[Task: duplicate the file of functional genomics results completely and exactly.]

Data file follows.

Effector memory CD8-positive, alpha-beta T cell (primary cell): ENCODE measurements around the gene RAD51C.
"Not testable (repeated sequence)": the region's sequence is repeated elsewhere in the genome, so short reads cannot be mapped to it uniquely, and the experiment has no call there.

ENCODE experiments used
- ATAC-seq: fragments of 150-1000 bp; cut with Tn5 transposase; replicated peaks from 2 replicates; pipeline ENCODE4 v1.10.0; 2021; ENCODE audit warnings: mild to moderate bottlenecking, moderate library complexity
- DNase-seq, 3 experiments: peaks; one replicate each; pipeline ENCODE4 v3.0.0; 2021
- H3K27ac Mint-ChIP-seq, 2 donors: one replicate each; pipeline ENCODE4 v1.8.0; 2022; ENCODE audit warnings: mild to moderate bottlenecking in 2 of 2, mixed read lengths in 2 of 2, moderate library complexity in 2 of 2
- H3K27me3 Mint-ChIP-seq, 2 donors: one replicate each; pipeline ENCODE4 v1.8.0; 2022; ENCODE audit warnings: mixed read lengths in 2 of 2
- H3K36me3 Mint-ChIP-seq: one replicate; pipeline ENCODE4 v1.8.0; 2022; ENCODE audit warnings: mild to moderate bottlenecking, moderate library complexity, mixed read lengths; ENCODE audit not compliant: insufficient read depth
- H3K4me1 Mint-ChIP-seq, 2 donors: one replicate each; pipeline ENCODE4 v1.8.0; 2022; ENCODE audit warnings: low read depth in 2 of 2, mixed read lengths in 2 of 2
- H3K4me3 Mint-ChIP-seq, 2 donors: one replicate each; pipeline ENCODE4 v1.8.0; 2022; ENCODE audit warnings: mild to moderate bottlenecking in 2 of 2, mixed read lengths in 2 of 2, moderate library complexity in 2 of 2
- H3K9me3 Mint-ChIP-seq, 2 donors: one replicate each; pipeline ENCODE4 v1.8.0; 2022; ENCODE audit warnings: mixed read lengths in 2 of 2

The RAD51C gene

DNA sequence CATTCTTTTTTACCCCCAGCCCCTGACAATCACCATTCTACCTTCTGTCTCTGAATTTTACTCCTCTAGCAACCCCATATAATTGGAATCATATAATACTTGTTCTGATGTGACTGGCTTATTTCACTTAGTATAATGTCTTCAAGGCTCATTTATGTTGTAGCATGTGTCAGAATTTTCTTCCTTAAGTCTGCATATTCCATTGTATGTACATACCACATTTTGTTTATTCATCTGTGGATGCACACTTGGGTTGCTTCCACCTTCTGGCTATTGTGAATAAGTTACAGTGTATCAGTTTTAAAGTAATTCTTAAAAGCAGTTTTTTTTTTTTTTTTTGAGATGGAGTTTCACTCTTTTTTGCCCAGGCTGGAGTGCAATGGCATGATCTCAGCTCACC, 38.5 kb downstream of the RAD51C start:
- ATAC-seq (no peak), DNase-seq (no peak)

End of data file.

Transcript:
Effector memory CD8-positive, alpha-beta T cell (primary cell): ENCODE measurements around the gene RAD51C.
"Not testable (repeated sequence)": the region's sequence is repeated elsewhere in the genome, so short reads cannot be mapped to it uniquely, and the experiment has no call there.

ENCODE experiments used
- ATAC-seq: fragments of 150-1000 bp; cut with Tn5 transposase; replicated peaks from 2 replicates; pipeline ENCODE4 v1.10.0; 2021; ENCODE audit warnings: mild to moderate bottlenecking, moderate library complexity
- DNase-seq, 3 experiments: peaks; one replicate each; pipeline ENCODE4 v3.0.0; 2021
- H3K27ac Mint-ChIP-seq, 2 donors: one replicate each; pipeline ENCODE4 v1.8.0; 2022; ENCODE audit warnings: mild to moderate bottlenecking in 2 of 2, mixed read lengths in 2 of 2, moderate library complexity in 2 of 2
- H3K27me3 Mint-ChIP-seq, 2 donors: one replicate each; pipeline ENCODE4 v1.8.0; 2022; ENCODE audit warnings: mixed read lengths in 2 of 2
- H3K36me3 Mint-ChIP-seq: one replicate; pipeline ENCODE4 v1.8.0; 2022; ENCODE audit warnings: mild to moderate bottlenecking, moderate library complexity, mixed read lengths; ENCODE audit not compliant: insufficient read depth
- H3K4me1 Mint-ChIP-seq, 2 donors: one replicate each; pipeline ENCODE4 v1.8.0; 2022; ENCODE audit warnings: low read depth in 2 of 2, mixed read lengths in 2 of 2
- H3K4me3 Mint-ChIP-seq, 2 donors: one replicate each; pipeline ENCODE4 v1.8.0; 2022; ENCODE audit warnings: mild to moderate bottlenecking in 2 of 2, mixed read lengths in 2 of 2, moderate library complexity in 2 of 2
- H3K9me3 Mint-ChIP-seq, 2 donors: one replicate each; pipeline ENCODE4 v1.8.0; 2022; ENCODE audit warnings: mixed read lengths in 2 of 2

The RAD51C gene

DNA sequence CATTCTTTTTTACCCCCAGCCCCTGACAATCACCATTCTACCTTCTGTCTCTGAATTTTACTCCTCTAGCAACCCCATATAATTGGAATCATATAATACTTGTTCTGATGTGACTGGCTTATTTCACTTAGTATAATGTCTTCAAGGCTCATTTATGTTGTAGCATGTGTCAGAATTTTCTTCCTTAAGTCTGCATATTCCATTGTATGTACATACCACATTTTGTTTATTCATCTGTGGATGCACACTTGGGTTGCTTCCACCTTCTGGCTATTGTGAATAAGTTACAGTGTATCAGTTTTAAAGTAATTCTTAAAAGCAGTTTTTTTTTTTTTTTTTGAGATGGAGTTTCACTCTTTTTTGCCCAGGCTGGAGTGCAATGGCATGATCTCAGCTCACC, 38.5 kb downstream of the RAD51C start:
- ATAC-seq (no peak), DNase-seq (no peak)